Our gorgeous little boy, Samuel, has a life-threatening heart condition. He underwent his first open heart surgery at just four days old. His heart condition means he has to be watched all the time. Crying and coughing could trigger a cardiac arrest, so we need to keep him calm.
Our friends and family offer to look after our daughters Daisy and Betsy but no one’s comfortable taking on the responsibility of looking after Samuel. The only person who gives us a break from our desperate situation is Sarah, a Family Support Worker from Rainbow Trust.
We couldn’t do without Sarah’s support. She’s been supporting our family for two years. When she looks after Samuel, it gives us time with Daisy and Betsy. Samuel wakes in the night up to 25 times, so having Sarah there to look after Samuel during the day means we can catch up on some sleep after a difficult night.
She also cares for Betsy while Samuel has his hospital appointments. If we’re delayed, which often happens, she picks Daisy up from school. When Samuel had major surgery last summer, he was in hospital for a month. We didn’t have a car, so Sarah was our lifeline. She drove us to the hospital and would keep Samuel and Betsy occupied for hours while we spoke to doctors.
Samuel was still recovering from his heart surgery last Christmas and it was a struggle. Without Sarah, we don’t think we would have remembered everything we needed to make the day special for the children. She collected the Christmas tree, helped with the shopping and made pigs in blankets - Betsy’s favourite! She sat down with the Argos catalogue and helped the girls write out their Christmas lists too.
Without Sarah, we wouldn’t be able to manage. Please support Rainbow Trust to reach out to more families at Christmas and throughout the year.
Becky is a mum supported by Nicky, a Rainbow Trust Family Support Worker who provides her with emotional support. Becky’s son Leo has extremely complex health difficulties. Due to a family breakdown, Becky doesn’t have any family and friends who can help her care for Leo, so Nicky is a vital life-line to Becky when she needs it.
“I hadn’t slept for nearly 2 years, I would just doze in between Leo’s medical alarms. I have no one, it’s just me and Leo,” she explains. Eventually, Becky suffered a serious breakdown and was referred to Rainbow Trust Children’s Charity, which provides dedicated support to parents of seriously ill children.
When Becky was first introduced to Nicky it took her quite a while to trust her. “Basically I don’t trust anyone. I have chronic depression and severe anxiety, so letting new people in to my home is hard. It took me a year to trust Nicky, but she was lovely. She kept coming back and was so supportive. I also have dyslexia which Nicky has helped with. She’s learnt when I don’t understand things and helps explain in a way that I’ll understand.”
Nicky got to know Leo carefully so as not to disrupt the close bond Leo and Nicky had. And as Nicky’s relationship with Leo grew, it also did with Becky. “Nicky was just so patient with me. I was quite open and honest at the beginning. I told her I don’t trust anyone, I don’t socialise, I don’t want anyone. I’ll support Leo through anything and be there for him, but sometime I just have to go and have a cry. That’s when I ring Rainbow Trust’s on-call service and speak to Nicky. It takes a long time for someone like me to trust someone and I trust Nicky. I’ve never had that before in my life.”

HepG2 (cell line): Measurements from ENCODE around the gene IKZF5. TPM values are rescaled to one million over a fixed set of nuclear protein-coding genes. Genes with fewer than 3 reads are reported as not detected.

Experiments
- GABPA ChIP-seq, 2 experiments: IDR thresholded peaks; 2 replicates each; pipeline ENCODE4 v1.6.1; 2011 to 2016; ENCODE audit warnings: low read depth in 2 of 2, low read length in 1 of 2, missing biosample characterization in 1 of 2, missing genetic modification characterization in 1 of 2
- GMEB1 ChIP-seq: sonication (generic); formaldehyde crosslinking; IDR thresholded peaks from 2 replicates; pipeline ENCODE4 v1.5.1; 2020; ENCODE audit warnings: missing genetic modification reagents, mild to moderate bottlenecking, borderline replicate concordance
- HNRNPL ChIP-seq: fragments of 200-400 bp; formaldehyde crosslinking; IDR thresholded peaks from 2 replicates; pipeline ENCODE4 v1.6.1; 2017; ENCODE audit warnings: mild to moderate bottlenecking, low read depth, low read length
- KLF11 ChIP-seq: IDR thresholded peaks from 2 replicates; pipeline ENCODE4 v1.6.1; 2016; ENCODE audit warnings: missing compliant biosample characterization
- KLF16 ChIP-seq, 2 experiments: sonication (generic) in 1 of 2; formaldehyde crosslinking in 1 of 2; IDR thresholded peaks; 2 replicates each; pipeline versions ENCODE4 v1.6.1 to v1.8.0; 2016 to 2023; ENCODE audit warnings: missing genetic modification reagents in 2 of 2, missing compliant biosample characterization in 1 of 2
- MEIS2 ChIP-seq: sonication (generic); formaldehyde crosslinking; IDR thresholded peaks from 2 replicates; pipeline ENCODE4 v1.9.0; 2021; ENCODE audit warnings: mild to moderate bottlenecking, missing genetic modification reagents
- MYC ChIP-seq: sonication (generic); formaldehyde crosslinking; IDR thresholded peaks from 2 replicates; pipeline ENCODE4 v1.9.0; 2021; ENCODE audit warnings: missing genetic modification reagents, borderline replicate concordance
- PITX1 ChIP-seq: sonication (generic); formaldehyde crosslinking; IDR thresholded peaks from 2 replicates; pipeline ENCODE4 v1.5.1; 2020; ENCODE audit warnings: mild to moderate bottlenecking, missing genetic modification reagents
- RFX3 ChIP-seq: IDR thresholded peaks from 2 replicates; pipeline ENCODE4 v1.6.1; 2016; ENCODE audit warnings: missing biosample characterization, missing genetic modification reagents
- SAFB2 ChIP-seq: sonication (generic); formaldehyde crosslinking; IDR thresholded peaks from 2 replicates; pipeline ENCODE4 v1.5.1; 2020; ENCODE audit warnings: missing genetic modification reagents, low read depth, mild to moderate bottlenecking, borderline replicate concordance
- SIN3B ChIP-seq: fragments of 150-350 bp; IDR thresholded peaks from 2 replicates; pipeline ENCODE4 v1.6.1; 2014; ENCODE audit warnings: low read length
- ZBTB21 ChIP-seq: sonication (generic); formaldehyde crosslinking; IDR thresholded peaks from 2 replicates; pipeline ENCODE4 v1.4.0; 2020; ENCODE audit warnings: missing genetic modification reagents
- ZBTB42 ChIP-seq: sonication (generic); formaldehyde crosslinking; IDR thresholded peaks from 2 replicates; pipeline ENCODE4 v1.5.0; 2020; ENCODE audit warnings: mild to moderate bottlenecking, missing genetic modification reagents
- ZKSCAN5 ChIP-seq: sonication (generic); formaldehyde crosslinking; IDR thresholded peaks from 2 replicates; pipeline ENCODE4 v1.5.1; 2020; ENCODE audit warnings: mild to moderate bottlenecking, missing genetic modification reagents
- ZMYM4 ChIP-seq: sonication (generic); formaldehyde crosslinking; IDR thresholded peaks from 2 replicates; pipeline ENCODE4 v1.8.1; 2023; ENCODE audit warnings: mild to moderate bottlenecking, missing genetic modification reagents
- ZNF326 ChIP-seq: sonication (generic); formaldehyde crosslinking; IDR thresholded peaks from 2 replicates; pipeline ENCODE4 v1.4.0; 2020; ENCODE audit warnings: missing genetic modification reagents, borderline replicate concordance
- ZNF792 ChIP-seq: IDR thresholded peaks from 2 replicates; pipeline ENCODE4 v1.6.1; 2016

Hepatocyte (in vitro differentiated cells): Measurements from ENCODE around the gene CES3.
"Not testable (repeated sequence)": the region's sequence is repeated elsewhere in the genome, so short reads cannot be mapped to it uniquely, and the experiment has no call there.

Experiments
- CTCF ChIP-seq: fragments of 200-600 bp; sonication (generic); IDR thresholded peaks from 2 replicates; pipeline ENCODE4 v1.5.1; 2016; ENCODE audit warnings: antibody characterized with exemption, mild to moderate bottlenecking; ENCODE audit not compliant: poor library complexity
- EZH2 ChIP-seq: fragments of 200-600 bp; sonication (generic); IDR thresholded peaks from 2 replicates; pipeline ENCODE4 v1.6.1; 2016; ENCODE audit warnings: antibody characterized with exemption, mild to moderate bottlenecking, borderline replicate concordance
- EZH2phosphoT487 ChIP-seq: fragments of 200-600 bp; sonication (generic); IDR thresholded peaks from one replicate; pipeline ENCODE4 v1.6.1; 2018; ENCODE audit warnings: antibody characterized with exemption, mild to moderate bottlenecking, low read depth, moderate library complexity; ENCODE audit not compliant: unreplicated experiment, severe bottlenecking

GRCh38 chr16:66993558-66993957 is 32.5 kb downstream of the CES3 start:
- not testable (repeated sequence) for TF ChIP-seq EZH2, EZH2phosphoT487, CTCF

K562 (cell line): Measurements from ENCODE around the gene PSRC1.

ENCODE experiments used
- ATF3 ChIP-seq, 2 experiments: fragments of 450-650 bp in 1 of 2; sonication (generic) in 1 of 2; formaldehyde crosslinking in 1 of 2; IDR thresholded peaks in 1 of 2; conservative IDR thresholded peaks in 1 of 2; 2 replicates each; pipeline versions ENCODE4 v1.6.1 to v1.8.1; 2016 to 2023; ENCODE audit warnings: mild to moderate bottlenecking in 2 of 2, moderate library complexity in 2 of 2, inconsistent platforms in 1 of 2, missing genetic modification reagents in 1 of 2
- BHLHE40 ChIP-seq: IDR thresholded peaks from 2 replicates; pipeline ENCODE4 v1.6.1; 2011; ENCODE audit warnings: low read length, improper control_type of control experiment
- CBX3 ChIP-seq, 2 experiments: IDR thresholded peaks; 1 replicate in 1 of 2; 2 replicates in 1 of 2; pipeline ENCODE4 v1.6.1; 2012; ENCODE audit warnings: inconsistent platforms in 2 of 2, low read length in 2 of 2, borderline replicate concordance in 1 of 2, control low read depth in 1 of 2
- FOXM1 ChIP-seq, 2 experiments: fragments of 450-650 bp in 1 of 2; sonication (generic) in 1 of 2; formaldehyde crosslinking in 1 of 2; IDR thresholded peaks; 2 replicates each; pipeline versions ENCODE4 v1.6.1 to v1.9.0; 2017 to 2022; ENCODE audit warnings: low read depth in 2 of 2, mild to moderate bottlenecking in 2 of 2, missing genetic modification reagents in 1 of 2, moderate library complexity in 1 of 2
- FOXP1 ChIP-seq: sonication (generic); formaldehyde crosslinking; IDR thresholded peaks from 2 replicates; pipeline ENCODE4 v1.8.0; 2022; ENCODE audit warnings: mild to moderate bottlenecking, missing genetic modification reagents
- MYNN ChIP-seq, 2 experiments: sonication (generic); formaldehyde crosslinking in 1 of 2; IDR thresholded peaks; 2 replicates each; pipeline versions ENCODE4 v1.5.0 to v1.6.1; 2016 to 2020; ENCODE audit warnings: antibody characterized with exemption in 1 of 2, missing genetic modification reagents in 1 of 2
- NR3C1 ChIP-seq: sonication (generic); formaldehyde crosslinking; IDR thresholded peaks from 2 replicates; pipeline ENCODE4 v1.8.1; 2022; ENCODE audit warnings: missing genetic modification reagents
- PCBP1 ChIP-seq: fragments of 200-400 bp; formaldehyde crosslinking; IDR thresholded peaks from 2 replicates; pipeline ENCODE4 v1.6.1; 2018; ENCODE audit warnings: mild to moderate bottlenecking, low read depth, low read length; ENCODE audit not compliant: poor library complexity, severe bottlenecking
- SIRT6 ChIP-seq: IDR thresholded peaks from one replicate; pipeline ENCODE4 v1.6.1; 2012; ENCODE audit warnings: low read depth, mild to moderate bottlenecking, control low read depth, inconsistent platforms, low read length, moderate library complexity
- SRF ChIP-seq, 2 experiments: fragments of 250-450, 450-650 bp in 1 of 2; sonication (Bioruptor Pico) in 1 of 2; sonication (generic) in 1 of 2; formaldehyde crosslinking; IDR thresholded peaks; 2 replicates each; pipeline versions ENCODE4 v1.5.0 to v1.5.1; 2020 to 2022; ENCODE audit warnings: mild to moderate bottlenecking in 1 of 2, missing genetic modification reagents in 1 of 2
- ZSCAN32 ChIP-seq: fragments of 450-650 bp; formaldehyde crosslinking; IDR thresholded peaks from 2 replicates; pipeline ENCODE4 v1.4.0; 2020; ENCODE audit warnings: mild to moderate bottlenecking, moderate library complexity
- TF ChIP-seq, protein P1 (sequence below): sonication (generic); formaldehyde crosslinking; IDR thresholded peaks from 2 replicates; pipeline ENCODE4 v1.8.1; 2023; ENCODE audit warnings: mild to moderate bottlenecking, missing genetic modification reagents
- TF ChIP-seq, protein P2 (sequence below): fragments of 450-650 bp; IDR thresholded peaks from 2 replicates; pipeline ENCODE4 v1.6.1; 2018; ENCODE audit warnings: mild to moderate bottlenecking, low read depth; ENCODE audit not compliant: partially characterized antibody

“Without Nicky I think I just couldn’t do it. When I get really wound up and can’t cope with the stress and stuff that all the other services put on me I speak to Nicky and she just listens to me. She reassures me and puts things into perspective.
"he most important thing about Rainbow Trust is just to know there is someone there that you can trust; that are open and honest with you. They can help you and guide you.”
Your donations are making a wonderful difference to Becky by funding vital Family Support Workers to care for families struggling to cope with their child’s illness. Thank you.
My little girl Emily was diagnosed with leukaemia when she was eight years old. I was referred to Rainbow Trust, because I was alone, with little support. I was struggling to carry on with everyday things while worrying about Emily’s treatment. A Family Support Worker called Sarah came round to give us practical support, and Emily adored her straight away.
When Emily’s with Sarah, I don’t have to worry about her, all I hear is laughter. She’s so easy to talk to. I can ask her if Emily’s alright, as she opens up to Sarah and she can tell me if there is anything I need to know. I can also tell her if I am having a bad day. The hours she gives us means we have some normality again and Emily needs that. With Sarah, I feel like a load of bricks has been lifted off of my shoulders.
I remember that first day, I didn’t know what to do with myself. She told me to go shopping for two hours – I was standing in the middle of the supermarket with my trolley feeling guilty for leaving Emily at home.
But Sarah’s help gave me that breathing space that I hadn’t had since Emily was diagnosed. I didn’t think this kind of practical help would make a difference but it really does. She’s made life more bearable which I didn’t think was possible.
Sarah deals with children like Emily every day. She can help with advice and knows what to do in a crisis. I trust her with Emily, my precious child. Everyone in that situation should have a Family Support Worker. I can’t thank Rainbow Trust enough.